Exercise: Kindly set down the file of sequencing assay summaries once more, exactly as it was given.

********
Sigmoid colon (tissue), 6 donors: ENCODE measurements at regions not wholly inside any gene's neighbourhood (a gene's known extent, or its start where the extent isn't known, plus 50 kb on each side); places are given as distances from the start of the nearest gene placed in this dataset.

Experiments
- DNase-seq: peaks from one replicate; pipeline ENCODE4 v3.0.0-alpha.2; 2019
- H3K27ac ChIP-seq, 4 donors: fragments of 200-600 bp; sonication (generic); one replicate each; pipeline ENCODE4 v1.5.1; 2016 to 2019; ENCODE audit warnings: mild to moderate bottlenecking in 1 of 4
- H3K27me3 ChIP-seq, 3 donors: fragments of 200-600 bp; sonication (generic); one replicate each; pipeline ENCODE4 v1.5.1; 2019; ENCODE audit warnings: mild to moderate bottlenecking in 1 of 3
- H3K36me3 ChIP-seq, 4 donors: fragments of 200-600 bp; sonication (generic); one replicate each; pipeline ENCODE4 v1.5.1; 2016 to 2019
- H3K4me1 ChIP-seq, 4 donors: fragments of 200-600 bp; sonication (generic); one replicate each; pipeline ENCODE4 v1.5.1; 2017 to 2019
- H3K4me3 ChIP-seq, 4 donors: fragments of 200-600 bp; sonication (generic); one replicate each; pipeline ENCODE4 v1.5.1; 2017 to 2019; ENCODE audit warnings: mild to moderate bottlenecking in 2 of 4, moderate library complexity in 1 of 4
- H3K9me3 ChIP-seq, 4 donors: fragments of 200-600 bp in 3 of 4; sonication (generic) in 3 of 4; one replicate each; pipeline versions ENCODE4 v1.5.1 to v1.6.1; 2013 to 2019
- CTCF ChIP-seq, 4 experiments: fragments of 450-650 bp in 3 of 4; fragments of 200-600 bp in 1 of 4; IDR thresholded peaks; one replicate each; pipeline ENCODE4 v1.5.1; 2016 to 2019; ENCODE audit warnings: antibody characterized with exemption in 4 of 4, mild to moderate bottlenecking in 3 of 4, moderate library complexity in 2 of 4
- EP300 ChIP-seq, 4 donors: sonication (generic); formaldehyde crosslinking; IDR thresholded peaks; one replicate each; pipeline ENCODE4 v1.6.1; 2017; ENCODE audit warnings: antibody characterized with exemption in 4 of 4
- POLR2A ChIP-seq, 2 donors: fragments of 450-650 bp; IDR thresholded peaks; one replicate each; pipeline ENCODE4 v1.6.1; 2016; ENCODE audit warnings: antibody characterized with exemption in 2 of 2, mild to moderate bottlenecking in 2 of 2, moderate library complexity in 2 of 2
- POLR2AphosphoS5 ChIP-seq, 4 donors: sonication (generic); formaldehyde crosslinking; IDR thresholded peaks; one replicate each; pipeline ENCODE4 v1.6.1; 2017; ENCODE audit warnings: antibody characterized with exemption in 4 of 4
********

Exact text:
Sigmoid colon (tissue), 6 donors: ENCODE measurements at regions not wholly inside any gene's neighbourhood (a gene's known extent, or its start where the extent isn't known, plus 50 kb on each side); places are given as distances from the start of the nearest gene placed in this dataset.

Experiments
- DNase-seq: peaks from one replicate; pipeline ENCODE4 v3.0.0-alpha.2; 2019
- H3K27ac ChIP-seq, 4 donors: fragments of 200-600 bp; sonication (generic); one replicate each; pipeline ENCODE4 v1.5.1; 2016 to 2019; ENCODE audit warnings: mild to moderate bottlenecking in 1 of 4
- H3K27me3 ChIP-seq, 3 donors: fragments of 200-600 bp; sonication (generic); one replicate each; pipeline ENCODE4 v1.5.1; 2019; ENCODE audit warnings: mild to moderate bottlenecking in 1 of 3
- H3K36me3 ChIP-seq, 4 donors: fragments of 200-600 bp; sonication (generic); one replicate each; pipeline ENCODE4 v1.5.1; 2016 to 2019
- H3K4me1 ChIP-seq, 4 donors: fragments of 200-600 bp; sonication (generic); one replicate each; pipeline ENCODE4 v1.5.1; 2017 to 2019
- H3K4me3 ChIP-seq, 4 donors: fragments of 200-600 bp; sonication (generic); one replicate each; pipeline ENCODE4 v1.5.1; 2017 to 2019; ENCODE audit warnings: mild to moderate bottlenecking in 2 of 4, moderate library complexity in 1 of 4
- H3K9me3 ChIP-seq, 4 donors: fragments of 200-600 bp in 3 of 4; sonication (generic) in 3 of 4; one replicate each; pipeline versions ENCODE4 v1.5.1 to v1.6.1; 2013 to 2019
- CTCF ChIP-seq, 4 experiments: fragments of 450-650 bp in 3 of 4; fragments of 200-600 bp in 1 of 4; IDR thresholded peaks; one replicate each; pipeline ENCODE4 v1.5.1; 2016 to 2019; ENCODE audit warnings: antibody characterized with exemption in 4 of 4, mild to moderate bottlenecking in 3 of 4, moderate library complexity in 2 of 4
- EP300 ChIP-seq, 4 donors: sonication (generic); formaldehyde crosslinking; IDR thresholded peaks; one replicate each; pipeline ENCODE4 v1.6.1; 2017; ENCODE audit warnings: antibody characterized with exemption in 4 of 4
- POLR2A ChIP-seq, 2 donors: fragments of 450-650 bp; IDR thresholded peaks; one replicate each; pipeline ENCODE4 v1.6.1; 2016; ENCODE audit warnings: antibody characterized with exemption in 2 of 2, mild to moderate bottlenecking in 2 of 2, moderate library complexity in 2 of 2
- POLR2AphosphoS5 ChIP-seq, 4 donors: sonication (generic); formaldehyde crosslinking; IDR thresholded peaks; one replicate each; pipeline ENCODE4 v1.6.1; 2017; ENCODE audit warnings: antibody characterized with exemption in 4 of 4